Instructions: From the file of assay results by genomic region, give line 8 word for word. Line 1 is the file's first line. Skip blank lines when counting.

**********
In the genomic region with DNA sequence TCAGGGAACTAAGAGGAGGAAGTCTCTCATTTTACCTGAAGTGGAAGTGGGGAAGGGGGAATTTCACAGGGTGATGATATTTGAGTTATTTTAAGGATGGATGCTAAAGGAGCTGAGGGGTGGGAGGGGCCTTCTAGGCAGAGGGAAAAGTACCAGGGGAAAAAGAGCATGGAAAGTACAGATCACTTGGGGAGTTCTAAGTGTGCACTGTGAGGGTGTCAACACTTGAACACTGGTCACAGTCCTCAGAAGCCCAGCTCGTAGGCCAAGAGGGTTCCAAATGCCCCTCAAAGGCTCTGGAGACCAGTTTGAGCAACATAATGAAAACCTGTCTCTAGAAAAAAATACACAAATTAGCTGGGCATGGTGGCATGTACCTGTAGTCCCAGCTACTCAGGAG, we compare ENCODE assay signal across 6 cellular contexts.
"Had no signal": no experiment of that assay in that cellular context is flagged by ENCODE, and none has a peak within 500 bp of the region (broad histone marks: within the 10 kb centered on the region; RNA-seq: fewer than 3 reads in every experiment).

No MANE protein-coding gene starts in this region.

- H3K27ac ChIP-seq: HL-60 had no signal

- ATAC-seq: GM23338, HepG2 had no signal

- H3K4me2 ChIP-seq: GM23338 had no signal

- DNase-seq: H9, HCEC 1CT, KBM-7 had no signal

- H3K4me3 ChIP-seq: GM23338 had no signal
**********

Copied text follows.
- H3K4me3 ChIP-seq: GM23338 had no signal